Data shows emissions cheating cost 5 to 20 lives a year
By Seth Borenstein
WASHINGTON - Volkswagen's pollution-control chicanery has not been victimless tinkering, but in recent years has killed between five and 20 people in the United States annually , according to an Associated Press statistical and computer analysis.
The software that the company admitted using to get around government emissions limits allowed VWs to spew enough pollution to cause somewhere between 16 and 94 deaths over seven years, with the annual count increasing more recently as more of the diesels were on the road. The total cost has been well over $100 million.
That's just in the United States. It's likely far deadlier and costlier in Europe, where more VW diesels were sold, engineers said. Scientists and experts said the death toll in Europe could be as high as hundreds each year, though they caution that it is hard to take American health and air-quality computer models and translate them to a more densely populated Europe.
"Statistically, we can't point out who died because of this policy, but some people have died or likely died as a result of this," said Carnegie Mellon environmental engineering professor Peter Adams. He calculates the cost of air pollution with a sophisticated computer model that he and the AP used in its analysis.
Computer software allowed VW diesel cars to spew between 10 to 40 times more nitrogen oxides (NOx) than allowed by regulation, making this "clearly a concern for air quality and public health," said Janet McCabe, acting air quality chief for the U.S. Environmental Protection Agency.
Nitrogen oxides mostly form smog - that murky, dirty air that makes it hard to see and for some people to breathe - but also amplify a deadlier, larger problem: tiny particles of soot. Numerous medical studies show those tiny particles cause about 50,000 deaths a year in the United States, mostly from heart problems.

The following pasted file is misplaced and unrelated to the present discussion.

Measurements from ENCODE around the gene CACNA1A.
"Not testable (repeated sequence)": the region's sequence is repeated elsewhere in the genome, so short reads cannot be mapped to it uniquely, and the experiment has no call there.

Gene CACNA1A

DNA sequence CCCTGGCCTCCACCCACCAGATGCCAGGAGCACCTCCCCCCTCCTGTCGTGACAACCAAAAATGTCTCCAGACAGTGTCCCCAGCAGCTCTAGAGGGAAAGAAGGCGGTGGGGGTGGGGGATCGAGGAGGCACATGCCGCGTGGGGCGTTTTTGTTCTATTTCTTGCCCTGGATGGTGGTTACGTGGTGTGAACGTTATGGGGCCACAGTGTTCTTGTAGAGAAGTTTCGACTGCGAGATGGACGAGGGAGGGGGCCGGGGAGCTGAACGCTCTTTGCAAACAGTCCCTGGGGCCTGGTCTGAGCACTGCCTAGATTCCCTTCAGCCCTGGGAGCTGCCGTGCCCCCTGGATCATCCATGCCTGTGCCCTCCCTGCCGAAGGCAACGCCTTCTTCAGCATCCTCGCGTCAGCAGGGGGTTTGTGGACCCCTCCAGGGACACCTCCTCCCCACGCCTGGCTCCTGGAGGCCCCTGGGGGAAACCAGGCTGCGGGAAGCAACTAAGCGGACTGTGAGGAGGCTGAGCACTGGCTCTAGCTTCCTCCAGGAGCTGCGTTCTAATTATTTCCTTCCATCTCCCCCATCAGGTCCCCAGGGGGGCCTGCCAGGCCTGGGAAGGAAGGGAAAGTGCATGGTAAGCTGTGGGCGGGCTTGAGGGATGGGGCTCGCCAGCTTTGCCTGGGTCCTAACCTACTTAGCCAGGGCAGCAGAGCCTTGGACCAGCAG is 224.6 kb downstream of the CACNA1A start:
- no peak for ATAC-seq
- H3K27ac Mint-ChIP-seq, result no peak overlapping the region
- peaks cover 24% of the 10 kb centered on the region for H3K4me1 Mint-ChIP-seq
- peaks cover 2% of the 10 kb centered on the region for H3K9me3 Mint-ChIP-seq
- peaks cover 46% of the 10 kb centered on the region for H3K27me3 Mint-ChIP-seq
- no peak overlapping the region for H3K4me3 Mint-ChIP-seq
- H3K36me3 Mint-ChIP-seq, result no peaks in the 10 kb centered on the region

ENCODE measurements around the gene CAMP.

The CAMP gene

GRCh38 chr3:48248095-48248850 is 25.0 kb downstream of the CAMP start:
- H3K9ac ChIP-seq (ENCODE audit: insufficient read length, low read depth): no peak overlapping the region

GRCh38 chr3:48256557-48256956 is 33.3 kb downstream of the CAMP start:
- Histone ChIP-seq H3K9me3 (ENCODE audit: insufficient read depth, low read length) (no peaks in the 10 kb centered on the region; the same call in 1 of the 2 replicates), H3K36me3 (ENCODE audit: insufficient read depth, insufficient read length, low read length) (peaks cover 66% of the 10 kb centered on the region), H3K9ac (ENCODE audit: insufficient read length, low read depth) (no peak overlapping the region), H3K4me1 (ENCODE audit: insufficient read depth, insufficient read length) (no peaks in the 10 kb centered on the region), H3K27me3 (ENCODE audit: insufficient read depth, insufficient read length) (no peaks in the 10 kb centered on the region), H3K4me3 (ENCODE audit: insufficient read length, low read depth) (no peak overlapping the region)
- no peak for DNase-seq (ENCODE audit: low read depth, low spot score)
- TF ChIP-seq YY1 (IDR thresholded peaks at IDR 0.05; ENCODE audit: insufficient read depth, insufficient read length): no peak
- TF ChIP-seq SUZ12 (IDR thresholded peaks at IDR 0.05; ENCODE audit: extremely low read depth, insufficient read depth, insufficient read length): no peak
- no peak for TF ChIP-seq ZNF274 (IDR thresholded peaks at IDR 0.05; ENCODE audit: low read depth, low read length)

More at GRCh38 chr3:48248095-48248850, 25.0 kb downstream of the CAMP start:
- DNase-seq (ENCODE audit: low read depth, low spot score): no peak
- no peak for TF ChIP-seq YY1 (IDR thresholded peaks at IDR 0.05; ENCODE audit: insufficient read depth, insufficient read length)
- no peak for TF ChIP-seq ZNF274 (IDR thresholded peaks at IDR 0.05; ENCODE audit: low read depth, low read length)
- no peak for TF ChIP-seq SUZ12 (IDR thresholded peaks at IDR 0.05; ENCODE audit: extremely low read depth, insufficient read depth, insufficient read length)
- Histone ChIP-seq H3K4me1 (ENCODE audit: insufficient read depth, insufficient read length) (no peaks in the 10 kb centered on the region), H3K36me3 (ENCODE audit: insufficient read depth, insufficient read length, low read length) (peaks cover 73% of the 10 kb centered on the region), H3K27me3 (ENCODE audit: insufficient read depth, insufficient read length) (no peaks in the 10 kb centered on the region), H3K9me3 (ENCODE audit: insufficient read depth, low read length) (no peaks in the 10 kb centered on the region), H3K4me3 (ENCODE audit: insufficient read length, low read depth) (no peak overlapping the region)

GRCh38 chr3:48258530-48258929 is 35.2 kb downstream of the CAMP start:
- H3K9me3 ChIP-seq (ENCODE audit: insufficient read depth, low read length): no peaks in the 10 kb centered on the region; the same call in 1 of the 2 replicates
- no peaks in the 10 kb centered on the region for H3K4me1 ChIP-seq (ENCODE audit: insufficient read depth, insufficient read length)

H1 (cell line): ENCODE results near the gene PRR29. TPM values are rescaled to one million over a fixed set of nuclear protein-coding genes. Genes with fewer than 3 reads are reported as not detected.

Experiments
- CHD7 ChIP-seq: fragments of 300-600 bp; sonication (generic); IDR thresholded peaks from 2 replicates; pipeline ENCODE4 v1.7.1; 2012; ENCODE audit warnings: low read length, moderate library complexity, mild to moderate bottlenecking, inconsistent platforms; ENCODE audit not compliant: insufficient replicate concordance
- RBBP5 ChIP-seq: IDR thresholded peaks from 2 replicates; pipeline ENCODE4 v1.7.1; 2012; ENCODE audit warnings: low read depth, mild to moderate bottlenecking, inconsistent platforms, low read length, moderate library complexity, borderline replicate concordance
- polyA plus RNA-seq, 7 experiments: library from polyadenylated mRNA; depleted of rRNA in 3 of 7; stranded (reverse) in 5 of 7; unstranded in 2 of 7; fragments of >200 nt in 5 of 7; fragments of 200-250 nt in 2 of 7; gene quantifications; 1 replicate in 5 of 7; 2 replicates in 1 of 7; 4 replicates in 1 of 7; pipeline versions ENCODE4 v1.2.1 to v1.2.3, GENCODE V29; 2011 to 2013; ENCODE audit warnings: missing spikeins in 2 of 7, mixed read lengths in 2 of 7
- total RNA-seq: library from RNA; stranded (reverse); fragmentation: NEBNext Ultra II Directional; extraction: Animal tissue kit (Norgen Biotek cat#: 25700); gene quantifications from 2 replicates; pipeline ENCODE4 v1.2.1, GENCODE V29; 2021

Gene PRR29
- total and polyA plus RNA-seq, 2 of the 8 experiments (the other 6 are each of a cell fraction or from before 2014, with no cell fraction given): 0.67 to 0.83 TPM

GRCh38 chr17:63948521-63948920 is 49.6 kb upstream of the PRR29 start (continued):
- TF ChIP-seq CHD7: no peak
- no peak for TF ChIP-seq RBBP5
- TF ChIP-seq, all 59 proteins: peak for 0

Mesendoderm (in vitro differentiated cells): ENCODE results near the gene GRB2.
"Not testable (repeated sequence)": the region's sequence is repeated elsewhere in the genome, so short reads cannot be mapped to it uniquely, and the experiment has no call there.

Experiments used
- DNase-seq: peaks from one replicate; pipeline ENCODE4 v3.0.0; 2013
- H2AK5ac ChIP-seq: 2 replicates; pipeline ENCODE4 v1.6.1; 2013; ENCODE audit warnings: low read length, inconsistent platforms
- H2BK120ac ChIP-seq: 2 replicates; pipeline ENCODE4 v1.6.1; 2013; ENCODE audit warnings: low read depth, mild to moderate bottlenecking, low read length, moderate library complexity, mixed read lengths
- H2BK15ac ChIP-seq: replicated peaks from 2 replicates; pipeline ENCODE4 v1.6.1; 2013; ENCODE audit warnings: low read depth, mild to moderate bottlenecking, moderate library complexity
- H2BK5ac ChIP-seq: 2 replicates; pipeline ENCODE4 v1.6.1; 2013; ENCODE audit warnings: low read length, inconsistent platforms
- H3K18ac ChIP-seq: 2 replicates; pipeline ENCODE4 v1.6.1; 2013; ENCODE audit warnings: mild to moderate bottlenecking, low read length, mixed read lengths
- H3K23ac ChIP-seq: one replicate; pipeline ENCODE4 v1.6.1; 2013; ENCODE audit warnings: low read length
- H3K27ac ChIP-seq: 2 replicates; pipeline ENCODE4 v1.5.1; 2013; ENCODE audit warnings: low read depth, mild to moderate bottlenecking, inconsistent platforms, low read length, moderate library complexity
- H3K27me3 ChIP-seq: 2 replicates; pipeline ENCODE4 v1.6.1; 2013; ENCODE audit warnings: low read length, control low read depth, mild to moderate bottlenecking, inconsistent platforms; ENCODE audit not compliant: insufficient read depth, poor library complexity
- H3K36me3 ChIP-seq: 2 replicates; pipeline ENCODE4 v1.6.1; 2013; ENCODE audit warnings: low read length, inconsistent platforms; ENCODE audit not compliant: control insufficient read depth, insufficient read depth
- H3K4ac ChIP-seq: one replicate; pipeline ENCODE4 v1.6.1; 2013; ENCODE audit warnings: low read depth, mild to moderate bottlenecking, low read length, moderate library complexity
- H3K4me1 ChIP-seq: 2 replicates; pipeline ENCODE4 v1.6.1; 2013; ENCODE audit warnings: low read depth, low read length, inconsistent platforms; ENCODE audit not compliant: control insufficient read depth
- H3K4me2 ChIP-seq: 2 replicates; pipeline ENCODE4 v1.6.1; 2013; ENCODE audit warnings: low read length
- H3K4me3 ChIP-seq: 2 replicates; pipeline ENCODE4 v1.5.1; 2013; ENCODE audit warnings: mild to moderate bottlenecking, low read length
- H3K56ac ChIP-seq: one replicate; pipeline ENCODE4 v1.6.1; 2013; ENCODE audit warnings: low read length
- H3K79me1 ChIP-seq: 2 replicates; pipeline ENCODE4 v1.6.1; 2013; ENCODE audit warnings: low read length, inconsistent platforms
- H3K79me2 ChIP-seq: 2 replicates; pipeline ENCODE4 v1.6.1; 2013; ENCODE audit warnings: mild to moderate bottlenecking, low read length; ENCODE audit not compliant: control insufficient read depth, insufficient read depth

Nitrogen oxides can travel hundreds of miles, so pollution spewed in Pittsburgh can be felt on the East Coast, Adams said.
Experts calculate how much pollution costs society by looking at the value of lost lives. In this case, Adams and other said the lost lives - valued at $8.6 million apiece - overwhelm other costs such as lost work days or hospital costs.
The overall annual cost of the extra pollutants from the VW diesels ranged from $40 million to $170 million, environmental engineering professors calculated.
"Even the small increase in NOx from VW diesel emissions is likely to have worsened pollution along the roadways where they have traveled, and affected the lives of hundreds of thousands of people," said Dan Greenbaum, president of the Health Effects Institute in Boston. "To say millions of people of people are breathing poor air as the result of that is not off the mark," said Greenbaum, who runs the institute that is funded by both the EPA and the auto industry to serve as an independent arbiter of the science.
In a response Saturday night to an earlier request for comment, Volkswagen said the EPA has noted that the affected vehicles do not present a safety hazard and are legal to drive. "General allegations regarding links between NOX emissions from these affected vehicles and specific health effects are unverified," the company said in a statement.
The AP calculated how much pollution was spewed year by year, starting with the emissions level estimate from the EPA of 10 times to 40 times more than allowed, then factoring in mileage and car totals from EPA, the car company, and Kelley Blue Book.